Wednesday, September 26, 2007

Script for a YouTube Video, Part 1

Let's talk for a minute about the sacraments and this class. On the surface, what we're doing here is very simple: it's your job to learn about the sacraments of the Catholic Church, and it's my job to teach about them.

But I'm bothered by a question. It comes back to me again and again. I don't have the answer yet, and I don't want to search for it alone. The question is something like this. How, or When, or Why does a person come to love the sacraments?

What do I mean by "love the sacraments"?

Take a few minutes in class to discuss this. What images come to mind when you think of someone who loves the sacraments? What about someone who doesn't? Are there stereotypes of both of these? Name some good and bad qualities.

You know you love the sacraments when you stop receiving them because somebody else wants you to, and you go because you want to. You know, when you stop thinking about whether skipping Sunday Mass is a sin, and you start wondering why anybody would want to. You know, when life without the sacraments looks infinitely more dull and pointless--hardly a life at all--than life with them.

I know that many people do come to love the sacraments. Not everybody, but a lot. It happens to some in high school. For many more, it happens as adults. But I do believe that, for everybody, it is possible.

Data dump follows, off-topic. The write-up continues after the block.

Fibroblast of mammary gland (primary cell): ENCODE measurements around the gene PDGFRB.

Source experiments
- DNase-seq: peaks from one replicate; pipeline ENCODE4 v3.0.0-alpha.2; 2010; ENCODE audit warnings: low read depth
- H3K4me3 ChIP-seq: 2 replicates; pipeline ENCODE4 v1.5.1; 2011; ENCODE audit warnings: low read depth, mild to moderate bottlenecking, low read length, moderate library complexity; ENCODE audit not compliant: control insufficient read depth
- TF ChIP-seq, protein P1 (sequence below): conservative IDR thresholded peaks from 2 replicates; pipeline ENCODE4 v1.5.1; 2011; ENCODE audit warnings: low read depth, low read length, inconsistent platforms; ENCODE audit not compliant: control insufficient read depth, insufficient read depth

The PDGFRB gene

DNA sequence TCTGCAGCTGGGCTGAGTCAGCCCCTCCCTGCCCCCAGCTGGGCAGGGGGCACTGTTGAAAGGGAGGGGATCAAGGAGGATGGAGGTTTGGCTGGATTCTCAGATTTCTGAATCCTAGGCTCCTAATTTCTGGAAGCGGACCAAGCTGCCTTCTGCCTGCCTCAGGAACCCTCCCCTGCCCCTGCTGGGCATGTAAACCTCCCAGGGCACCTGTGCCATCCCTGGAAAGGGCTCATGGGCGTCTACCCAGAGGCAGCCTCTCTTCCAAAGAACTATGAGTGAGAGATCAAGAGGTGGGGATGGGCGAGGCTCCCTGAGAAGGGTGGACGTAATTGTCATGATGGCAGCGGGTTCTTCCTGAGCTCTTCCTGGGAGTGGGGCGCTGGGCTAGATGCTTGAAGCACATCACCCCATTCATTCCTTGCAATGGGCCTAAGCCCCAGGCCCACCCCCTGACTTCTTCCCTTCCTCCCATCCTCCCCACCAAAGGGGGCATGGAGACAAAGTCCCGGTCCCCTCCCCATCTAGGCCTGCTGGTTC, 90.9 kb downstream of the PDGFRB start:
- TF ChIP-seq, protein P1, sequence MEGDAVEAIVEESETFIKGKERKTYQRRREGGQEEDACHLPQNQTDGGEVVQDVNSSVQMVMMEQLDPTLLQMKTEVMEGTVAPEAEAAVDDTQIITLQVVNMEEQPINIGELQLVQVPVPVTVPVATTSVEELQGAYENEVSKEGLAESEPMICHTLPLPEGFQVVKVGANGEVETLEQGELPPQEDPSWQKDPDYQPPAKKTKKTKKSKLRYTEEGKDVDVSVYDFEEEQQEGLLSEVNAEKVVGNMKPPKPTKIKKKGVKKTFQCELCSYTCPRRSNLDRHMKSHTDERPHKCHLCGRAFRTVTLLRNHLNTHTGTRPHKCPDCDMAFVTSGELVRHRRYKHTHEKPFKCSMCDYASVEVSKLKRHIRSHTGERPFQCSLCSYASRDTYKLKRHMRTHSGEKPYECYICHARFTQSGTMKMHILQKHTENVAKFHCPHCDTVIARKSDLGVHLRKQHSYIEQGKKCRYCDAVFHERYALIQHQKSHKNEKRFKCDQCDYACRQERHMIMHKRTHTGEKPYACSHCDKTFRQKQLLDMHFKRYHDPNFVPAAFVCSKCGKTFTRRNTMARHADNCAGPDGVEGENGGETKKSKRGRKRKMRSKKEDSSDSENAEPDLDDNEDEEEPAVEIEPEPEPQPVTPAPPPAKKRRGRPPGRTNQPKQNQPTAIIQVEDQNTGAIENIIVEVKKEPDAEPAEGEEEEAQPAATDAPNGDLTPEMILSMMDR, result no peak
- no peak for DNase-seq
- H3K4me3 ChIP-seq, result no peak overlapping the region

Take a few minutes in class to discuss this. Do you agree with me that it's possible for everybody to, someday, come to love the sacraments? What about factors of personality, taste, culture, and background? What has to be true about the sacraments for me to say that everybody has the possibility of loving them?

I am not asking: how can I make someone love the sacraments? I can't. To love the sacraments is, first of all, a gift. We have no control over it, except that we can accept or reject this gift when it comes. However, loving the sacraments is also a skill. Like loving art, or loving music, or loving a person, it is impossible to love the sacraments without learning about them, and doing the work of experiencing them.

We can't be satisfied to know only what's on the surface. We can't be content to memorize a list of symbols and what they mean. We must look beneath the surface. We must dig deeper into the heart of Christianity.

Take a few minutes in class to discuss this. Colleges often have courses in "music appreciation," which teach primarily the skill of loving music according to its own history, meaning, and value. In what way is this class similar? Different?

Consider the fact that the word "taste" (as in "her taste in movies" or "his taste in clothes") was originally not about somebody's opinion, but was rather the skill of recognizing quality and genius present in works of art. So, what is "sacramental" taste?